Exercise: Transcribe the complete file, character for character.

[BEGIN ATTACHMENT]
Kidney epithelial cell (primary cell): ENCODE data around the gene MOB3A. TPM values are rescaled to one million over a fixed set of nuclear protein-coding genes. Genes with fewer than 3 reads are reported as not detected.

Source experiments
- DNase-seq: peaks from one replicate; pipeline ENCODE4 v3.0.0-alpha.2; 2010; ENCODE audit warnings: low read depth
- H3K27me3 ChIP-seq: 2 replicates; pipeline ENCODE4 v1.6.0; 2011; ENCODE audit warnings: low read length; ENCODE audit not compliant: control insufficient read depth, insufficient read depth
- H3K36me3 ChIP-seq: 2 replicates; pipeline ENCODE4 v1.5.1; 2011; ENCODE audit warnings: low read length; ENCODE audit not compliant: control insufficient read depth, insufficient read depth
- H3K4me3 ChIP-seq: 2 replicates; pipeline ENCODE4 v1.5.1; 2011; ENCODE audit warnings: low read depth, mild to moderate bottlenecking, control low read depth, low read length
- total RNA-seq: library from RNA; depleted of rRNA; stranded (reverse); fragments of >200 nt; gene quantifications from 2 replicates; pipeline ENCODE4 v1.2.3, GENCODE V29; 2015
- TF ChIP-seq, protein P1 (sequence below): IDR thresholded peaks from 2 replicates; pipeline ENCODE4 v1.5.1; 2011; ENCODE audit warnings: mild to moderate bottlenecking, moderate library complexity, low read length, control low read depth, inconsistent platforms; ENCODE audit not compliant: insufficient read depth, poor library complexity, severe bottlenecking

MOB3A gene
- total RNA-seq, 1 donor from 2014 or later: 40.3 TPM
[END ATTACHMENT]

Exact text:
Kidney epithelial cell (primary cell): ENCODE data around the gene MOB3A. TPM values are rescaled to one million over a fixed set of nuclear protein-coding genes. Genes with fewer than 3 reads are reported as not detected.

Source experiments
- DNase-seq: peaks from one replicate; pipeline ENCODE4 v3.0.0-alpha.2; 2010; ENCODE audit warnings: low read depth
- H3K27me3 ChIP-seq: 2 replicates; pipeline ENCODE4 v1.6.0; 2011; ENCODE audit warnings: low read length; ENCODE audit not compliant: control insufficient read depth, insufficient read depth
- H3K36me3 ChIP-seq: 2 replicates; pipeline ENCODE4 v1.5.1; 2011; ENCODE audit warnings: low read length; ENCODE audit not compliant: control insufficient read depth, insufficient read depth
- H3K4me3 ChIP-seq: 2 replicates; pipeline ENCODE4 v1.5.1; 2011; ENCODE audit warnings: low read depth, mild to moderate bottlenecking, control low read depth, low read length
- total RNA-seq: library from RNA; depleted of rRNA; stranded (reverse); fragments of >200 nt; gene quantifications from 2 replicates; pipeline ENCODE4 v1.2.3, GENCODE V29; 2015
- TF ChIP-seq, protein P1 (sequence below): IDR thresholded peaks from 2 replicates; pipeline ENCODE4 v1.5.1; 2011; ENCODE audit warnings: mild to moderate bottlenecking, moderate library complexity, low read length, control low read depth, inconsistent platforms; ENCODE audit not compliant: insufficient read depth, poor library complexity, severe bottlenecking

MOB3A gene
- total RNA-seq, 1 donor from 2014 or later: 40.3 TPM